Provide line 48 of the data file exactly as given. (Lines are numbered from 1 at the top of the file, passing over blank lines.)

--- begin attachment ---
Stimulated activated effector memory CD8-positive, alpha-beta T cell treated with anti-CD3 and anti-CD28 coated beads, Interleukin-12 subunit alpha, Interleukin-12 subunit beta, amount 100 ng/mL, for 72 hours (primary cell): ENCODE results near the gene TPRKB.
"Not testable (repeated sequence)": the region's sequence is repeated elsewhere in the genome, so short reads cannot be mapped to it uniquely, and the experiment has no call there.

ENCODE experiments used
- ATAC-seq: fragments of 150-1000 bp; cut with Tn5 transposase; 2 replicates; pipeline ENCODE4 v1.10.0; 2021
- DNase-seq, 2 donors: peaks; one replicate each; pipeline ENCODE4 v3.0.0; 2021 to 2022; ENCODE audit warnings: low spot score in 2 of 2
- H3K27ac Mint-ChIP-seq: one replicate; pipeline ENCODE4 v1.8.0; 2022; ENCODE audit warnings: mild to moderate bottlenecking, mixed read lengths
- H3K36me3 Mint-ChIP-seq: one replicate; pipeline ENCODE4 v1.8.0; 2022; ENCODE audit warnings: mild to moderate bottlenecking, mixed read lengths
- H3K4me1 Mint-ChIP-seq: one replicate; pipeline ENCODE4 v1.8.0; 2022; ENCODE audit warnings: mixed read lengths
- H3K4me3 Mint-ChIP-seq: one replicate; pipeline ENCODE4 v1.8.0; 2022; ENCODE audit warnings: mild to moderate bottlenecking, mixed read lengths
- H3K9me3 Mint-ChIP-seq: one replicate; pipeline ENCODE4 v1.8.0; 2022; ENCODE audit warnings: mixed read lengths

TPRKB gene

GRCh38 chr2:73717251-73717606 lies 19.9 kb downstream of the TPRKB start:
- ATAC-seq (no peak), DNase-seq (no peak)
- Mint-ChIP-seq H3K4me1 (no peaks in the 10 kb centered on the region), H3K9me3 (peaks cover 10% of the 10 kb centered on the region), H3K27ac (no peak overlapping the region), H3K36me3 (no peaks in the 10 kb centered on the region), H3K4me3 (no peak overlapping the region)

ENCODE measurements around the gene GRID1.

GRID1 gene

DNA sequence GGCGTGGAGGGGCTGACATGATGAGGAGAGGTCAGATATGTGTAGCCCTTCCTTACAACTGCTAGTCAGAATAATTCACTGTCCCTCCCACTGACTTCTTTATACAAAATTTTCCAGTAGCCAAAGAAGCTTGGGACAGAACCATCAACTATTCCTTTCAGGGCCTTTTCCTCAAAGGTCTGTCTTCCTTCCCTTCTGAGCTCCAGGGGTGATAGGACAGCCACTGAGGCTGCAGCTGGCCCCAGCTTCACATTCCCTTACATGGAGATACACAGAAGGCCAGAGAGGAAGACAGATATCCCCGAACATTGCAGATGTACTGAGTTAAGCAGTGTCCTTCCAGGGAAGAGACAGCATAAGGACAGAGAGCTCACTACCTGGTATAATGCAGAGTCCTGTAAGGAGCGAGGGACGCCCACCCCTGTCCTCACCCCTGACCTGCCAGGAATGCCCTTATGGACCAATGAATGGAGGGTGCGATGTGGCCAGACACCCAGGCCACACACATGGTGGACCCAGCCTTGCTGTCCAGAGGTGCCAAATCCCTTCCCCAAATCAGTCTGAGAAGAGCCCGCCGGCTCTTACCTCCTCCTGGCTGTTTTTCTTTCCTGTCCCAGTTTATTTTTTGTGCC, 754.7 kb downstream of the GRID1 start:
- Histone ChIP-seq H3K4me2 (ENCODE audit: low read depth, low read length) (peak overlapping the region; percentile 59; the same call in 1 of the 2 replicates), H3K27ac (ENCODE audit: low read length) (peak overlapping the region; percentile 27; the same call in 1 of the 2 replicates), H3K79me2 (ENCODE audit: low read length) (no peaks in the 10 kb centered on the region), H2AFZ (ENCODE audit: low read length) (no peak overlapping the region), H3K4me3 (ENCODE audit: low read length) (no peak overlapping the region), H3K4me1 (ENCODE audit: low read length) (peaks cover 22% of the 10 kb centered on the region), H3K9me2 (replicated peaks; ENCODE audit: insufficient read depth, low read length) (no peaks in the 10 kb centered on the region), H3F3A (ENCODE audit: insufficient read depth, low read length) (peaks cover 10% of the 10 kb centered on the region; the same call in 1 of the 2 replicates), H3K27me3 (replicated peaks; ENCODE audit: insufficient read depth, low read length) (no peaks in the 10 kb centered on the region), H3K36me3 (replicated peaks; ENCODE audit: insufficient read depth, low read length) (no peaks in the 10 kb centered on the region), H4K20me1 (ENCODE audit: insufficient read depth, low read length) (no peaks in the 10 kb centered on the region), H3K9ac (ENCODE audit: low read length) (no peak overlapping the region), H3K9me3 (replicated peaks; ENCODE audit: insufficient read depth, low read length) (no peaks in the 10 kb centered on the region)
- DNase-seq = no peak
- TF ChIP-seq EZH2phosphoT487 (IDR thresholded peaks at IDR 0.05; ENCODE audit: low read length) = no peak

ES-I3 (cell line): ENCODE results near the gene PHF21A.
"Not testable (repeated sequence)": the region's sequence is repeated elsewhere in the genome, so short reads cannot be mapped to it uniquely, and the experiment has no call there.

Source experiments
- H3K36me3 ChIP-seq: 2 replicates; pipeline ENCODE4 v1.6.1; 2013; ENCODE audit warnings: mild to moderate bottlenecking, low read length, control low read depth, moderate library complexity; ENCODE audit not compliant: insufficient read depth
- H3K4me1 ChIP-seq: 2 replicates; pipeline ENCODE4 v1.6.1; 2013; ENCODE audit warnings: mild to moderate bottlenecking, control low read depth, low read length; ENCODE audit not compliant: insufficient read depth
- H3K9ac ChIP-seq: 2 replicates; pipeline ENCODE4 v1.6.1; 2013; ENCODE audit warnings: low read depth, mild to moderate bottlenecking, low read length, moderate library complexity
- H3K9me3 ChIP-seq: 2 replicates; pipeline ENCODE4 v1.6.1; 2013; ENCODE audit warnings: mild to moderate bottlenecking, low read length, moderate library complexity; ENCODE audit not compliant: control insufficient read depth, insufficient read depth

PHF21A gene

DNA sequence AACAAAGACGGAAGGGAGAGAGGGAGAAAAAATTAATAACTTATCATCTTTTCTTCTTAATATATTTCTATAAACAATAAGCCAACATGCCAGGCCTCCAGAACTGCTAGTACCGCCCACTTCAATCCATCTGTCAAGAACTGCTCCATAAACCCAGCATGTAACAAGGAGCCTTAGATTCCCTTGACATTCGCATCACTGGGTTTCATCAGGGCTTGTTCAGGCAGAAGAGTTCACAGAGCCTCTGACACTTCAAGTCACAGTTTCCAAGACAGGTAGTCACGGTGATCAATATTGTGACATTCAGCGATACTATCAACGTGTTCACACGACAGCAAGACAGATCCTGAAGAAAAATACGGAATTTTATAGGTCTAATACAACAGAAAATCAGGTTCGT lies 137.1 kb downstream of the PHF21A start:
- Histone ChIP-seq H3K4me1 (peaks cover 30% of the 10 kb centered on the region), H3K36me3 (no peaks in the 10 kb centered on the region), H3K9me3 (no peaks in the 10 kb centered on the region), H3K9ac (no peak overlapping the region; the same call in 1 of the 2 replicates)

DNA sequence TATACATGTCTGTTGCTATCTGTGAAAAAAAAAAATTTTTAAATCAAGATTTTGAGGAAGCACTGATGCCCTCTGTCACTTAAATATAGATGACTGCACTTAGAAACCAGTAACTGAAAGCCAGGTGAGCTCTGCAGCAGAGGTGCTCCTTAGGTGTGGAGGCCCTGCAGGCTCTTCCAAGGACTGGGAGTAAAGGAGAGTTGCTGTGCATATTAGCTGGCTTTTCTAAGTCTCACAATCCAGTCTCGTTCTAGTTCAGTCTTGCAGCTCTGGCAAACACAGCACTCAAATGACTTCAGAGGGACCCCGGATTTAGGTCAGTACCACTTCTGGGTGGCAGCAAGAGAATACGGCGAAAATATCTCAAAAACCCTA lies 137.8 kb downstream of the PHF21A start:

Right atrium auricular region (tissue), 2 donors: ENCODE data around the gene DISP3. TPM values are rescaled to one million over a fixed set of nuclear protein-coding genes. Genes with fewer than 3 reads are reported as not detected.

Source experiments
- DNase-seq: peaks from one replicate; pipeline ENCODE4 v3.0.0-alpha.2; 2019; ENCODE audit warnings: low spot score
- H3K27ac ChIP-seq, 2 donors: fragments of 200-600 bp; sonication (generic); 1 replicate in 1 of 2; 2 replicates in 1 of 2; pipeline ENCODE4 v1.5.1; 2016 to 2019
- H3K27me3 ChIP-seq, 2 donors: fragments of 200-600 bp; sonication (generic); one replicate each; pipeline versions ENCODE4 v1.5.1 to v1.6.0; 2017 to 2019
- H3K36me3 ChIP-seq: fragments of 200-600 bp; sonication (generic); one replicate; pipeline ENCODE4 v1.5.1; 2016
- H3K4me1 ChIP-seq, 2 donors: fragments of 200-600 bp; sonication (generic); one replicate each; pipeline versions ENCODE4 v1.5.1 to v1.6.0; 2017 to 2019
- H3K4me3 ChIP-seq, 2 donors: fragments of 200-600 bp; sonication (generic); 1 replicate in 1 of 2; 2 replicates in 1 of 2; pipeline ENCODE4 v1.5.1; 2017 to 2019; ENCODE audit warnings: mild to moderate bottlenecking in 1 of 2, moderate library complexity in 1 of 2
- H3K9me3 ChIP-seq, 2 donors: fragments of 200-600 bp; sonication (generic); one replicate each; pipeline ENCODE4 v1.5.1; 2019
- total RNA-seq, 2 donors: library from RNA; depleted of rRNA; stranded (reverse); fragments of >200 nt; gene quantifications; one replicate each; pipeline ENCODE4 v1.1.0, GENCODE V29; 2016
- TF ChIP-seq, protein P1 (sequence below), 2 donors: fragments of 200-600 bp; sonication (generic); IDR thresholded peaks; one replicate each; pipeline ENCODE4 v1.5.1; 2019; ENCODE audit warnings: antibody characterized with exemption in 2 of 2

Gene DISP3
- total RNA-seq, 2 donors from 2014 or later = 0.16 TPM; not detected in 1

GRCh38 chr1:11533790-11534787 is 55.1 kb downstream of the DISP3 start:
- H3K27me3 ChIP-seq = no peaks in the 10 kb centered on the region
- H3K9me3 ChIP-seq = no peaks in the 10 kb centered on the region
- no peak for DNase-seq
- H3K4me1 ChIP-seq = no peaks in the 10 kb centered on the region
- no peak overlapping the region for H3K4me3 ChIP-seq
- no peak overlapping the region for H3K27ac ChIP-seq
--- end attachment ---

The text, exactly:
- no peak for DNase-seq